Once you have made it this far, you have the option to climb a little further to reach Yosemite Point. This stretch will add less than 2 miles total to your hike but will give you a chance to snag some incredible photographs. This point boasts the best views of Half Dome and some of the most beautiful in the park.
Strenuous Day Hikes In Yosemite Valley
For the extreme sports enthusiasts, Yosemite Valley offers a few of the best strenuous hikes in the park for you to enjoy. Most of these trails will take almost the entire day to complete. Pack your bags and get ready for a strenuous day hike in Yosemite Valley.
Snow Creek Trail
- Distance of Trail: 7.2 miles round trip
- Elevation Gain of Trail: 2,700 feet / 820 meters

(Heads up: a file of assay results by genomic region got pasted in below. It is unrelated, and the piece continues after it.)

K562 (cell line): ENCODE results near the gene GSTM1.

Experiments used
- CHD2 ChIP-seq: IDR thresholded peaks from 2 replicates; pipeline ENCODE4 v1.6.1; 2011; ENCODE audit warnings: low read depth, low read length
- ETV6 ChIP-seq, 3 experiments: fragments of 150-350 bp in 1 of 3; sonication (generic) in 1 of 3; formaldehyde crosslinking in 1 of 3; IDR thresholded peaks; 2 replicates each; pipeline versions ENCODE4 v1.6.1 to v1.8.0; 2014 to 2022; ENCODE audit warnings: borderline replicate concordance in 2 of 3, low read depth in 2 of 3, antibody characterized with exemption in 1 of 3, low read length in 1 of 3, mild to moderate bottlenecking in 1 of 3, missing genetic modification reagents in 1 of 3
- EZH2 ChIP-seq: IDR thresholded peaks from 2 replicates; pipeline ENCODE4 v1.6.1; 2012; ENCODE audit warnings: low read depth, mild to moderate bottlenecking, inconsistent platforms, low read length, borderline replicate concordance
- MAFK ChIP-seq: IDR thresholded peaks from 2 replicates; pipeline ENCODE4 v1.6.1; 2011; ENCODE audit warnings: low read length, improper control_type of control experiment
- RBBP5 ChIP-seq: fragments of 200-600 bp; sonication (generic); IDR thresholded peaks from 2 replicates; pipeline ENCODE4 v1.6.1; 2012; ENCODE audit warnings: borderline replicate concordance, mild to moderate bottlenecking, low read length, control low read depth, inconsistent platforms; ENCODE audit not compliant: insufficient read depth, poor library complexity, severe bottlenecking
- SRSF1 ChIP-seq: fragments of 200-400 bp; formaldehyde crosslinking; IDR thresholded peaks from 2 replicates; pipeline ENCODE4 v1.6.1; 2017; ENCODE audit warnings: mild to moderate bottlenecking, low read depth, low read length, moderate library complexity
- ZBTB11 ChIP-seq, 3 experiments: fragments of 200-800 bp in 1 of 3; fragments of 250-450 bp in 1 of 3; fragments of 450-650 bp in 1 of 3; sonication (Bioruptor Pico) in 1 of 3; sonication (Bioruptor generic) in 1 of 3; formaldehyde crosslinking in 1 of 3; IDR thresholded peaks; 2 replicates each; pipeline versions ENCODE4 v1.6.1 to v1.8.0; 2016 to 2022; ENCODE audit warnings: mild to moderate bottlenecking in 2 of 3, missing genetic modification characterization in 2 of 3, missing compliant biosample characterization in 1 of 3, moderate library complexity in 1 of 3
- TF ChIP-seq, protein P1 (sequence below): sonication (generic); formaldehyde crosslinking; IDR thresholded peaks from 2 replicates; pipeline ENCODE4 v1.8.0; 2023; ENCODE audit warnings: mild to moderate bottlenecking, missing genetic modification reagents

- Crowd Level of Trail: low – medium
- Time to hike the Trail: 6 – 7 hours
What makes Snow Creek Trail stand out among the rest is its intensely steep and short trek from the Valley floor to the rim. The intense switchbacks on Snow Creek Trail take you from bottom to top in 1.7 miles. For comparison, the Upper Yosemite Falls Trails stretches 3.2 miles to make this climb, and the Four Mile Trail takes 4.7 miles to cover the same elevation increase.
The trail starts easy and crowded as you make your way down Mirror Lake Loop. Past Mirror Lake at the far end of Tenaya Canyon, you will find the Snow Creek Trail junction. From here, it’s straight up to the top with fewer crowds and a much more intense hike.
This trail is also accessible via Tioga Road. Taking this route you will add about 3 miles to your total hike, but the hike is far more moderate. On this route, you will descend to Snow Creek versus climbing up, and the elevation change is stretched across 5 miles versus Snow Creek Trail’s 1.7-miles.